Americans currently live in an epidemic of obesity and associated risk factors, a condition referred to as the metabolic Syndrome X. Peripheral Vascular Disease (PVD) is 1 of the most debilitating afflictions in patients with Syndrome X, which is the combined presentation of obesity, insulin resistance, hypertension and Type II diabetes. The factors that lead to PVD remain poorly understood. The goal of the current application is to use an animal model of Syndrome X to identify the causes and mechanisms of perturbations in the skeletal muscle microcirculation that may predispose to PVD. Preliminary data identify 2 major defects in skeletal muscle microvessels: An augmented reactivity to a-adrenergic stimulation and a microvascular remodeling to smaller, stiffer arterioles.
Aim 1 of this proposal will test the hypothesis that the insulin resistance associated with Syndrome X is the underlying cause of adrenergic hypercontractility in the hindlimb circulation and that the mechanism of this augmentation is an increase in a-adrenoceptor expression.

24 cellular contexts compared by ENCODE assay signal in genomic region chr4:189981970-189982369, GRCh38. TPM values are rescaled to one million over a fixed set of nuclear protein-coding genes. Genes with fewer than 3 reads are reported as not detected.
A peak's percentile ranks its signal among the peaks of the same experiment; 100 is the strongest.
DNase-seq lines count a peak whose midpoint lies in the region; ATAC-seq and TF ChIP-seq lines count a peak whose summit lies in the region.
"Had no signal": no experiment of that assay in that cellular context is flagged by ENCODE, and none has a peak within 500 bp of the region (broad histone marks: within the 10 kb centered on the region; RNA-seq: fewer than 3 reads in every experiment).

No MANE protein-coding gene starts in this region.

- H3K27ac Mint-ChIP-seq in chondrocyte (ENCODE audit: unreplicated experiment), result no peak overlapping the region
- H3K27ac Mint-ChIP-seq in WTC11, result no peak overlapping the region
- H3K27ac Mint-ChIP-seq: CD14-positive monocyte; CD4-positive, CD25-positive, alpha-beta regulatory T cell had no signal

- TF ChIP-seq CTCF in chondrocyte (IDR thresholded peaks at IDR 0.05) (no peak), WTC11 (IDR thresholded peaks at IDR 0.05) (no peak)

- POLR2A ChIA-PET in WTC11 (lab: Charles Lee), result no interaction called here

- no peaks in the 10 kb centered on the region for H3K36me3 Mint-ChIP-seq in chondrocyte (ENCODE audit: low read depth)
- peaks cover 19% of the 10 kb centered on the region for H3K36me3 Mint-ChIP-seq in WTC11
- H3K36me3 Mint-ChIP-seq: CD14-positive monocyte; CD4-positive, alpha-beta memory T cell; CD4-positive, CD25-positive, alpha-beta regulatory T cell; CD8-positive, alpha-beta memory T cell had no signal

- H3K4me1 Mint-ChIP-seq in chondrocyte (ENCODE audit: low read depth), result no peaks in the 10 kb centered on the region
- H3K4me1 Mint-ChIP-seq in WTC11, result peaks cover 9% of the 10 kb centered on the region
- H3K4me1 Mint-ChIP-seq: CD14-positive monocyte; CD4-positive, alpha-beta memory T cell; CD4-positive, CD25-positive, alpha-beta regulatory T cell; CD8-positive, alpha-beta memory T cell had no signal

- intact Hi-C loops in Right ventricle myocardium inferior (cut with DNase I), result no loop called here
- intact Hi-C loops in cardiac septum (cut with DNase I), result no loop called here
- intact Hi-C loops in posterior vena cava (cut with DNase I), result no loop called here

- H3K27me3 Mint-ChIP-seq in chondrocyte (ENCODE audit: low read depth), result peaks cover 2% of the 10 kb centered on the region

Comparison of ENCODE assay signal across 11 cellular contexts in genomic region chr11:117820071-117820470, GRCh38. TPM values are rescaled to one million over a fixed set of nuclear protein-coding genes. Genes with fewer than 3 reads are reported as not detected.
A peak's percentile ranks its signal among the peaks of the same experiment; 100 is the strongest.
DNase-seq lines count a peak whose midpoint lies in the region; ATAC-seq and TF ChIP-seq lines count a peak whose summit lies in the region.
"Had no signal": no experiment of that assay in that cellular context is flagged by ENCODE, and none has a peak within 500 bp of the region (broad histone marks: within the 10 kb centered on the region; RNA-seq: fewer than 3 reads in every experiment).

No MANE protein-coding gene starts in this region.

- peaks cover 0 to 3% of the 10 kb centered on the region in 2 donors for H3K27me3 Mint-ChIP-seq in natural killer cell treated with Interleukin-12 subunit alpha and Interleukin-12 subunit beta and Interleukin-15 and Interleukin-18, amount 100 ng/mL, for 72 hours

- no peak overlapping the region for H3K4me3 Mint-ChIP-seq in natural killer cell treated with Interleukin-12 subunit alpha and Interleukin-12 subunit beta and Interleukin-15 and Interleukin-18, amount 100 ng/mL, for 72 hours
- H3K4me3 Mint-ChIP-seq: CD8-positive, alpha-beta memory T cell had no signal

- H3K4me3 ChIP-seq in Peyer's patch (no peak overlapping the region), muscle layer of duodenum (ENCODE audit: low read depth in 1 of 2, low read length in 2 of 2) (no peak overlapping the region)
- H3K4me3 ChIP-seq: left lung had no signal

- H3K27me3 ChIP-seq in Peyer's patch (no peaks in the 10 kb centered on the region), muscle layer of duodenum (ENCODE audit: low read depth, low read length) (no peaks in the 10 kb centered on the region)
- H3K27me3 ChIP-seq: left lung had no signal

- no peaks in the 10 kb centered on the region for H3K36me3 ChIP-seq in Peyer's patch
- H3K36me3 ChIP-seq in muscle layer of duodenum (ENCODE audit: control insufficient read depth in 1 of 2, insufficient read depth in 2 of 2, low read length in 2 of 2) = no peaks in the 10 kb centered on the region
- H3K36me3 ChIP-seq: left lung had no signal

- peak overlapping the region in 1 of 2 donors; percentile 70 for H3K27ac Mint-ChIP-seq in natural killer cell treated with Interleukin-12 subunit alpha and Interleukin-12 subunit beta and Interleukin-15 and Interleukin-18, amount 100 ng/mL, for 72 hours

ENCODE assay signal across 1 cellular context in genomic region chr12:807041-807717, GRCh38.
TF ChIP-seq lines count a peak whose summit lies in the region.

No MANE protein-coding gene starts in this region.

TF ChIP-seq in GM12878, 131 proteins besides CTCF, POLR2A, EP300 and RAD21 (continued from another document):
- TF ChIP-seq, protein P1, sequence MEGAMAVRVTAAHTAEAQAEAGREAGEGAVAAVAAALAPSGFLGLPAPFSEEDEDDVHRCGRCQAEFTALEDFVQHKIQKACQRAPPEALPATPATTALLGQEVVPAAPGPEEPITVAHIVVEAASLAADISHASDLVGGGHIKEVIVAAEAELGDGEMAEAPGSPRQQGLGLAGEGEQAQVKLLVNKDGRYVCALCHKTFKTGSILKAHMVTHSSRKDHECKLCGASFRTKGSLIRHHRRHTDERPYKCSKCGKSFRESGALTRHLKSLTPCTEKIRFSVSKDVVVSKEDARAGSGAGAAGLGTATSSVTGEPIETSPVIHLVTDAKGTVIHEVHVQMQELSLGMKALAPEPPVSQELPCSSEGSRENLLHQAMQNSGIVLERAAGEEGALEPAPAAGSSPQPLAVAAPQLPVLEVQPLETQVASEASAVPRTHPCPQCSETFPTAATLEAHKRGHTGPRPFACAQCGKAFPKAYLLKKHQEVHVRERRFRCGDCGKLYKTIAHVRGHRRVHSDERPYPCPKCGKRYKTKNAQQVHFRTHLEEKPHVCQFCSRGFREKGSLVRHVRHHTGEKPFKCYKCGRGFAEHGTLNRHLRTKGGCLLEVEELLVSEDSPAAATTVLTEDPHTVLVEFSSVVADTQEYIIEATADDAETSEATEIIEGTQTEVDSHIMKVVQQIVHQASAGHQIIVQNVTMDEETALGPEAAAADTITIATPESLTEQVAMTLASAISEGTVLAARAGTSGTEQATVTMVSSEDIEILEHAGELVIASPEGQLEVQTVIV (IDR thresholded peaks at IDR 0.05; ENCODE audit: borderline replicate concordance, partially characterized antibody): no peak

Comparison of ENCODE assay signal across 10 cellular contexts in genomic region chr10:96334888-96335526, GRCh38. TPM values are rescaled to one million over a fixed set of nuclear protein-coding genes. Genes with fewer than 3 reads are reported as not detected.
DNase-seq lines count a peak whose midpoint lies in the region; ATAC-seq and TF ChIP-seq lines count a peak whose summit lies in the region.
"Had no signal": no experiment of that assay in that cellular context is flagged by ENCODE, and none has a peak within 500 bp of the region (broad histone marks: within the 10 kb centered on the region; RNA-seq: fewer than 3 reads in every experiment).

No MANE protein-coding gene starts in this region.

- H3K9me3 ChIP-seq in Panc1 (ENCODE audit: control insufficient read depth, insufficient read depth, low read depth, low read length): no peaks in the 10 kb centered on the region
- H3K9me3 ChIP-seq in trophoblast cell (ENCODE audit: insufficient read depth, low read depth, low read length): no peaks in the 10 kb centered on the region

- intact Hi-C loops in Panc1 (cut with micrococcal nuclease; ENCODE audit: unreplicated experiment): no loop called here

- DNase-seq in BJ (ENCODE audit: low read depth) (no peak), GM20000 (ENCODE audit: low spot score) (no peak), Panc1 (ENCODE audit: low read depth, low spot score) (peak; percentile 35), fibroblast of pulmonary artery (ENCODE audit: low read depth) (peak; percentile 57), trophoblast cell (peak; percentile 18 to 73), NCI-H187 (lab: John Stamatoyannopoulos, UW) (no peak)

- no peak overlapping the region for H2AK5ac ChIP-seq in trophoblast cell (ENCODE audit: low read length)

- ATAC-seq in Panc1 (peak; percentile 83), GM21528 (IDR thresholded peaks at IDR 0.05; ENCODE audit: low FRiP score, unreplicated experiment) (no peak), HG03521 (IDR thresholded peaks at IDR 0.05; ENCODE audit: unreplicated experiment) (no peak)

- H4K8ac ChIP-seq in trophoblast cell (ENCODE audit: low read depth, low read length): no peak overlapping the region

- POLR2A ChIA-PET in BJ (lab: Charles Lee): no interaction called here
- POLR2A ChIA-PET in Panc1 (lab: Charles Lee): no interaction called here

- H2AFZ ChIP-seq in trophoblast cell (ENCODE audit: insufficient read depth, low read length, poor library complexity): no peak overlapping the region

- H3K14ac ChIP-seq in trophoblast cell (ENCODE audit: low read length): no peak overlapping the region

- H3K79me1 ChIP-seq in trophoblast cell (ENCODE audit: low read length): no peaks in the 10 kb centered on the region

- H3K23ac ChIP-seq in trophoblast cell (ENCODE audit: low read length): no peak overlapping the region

Aim 2 will test the hypothesis that hindlimb blood flow is limited under both physiologic and pharmacologic conditions in Syndrome X and this limitation is alleviated by inhibition of a-adrenergic hypercontractility.
Aim 3 will test the hypothesis that remodeling of the hindlimb microcirculation in Syndrome X reflects low flow brought on by augmented vasoconstriction, not elevated pressure and that this remodeling is mediated by the activation of MMPs and expression of angiostatins. We further hypothesize that exercise can improve remodeling by chronically increasing blood flow to skeletal muscle. Taken together, these experiments will identify novel mechanisms of vascular dysfunction in a model of the metabolic Syndrome X and may help identify new therapeutic targets and strategies for treatment of peripheral vascular disease.

National Institute of Health (NIH)
National Heart, Lung, and Blood Institute (NHLBI)
Research Project (R01)
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Hypertension and Microcirculation Study Section (HM)
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Rabadan-Diehl, Cristina
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Georgia Regents University
Internal Medicine/Medicine
Schools of Medicine
United States
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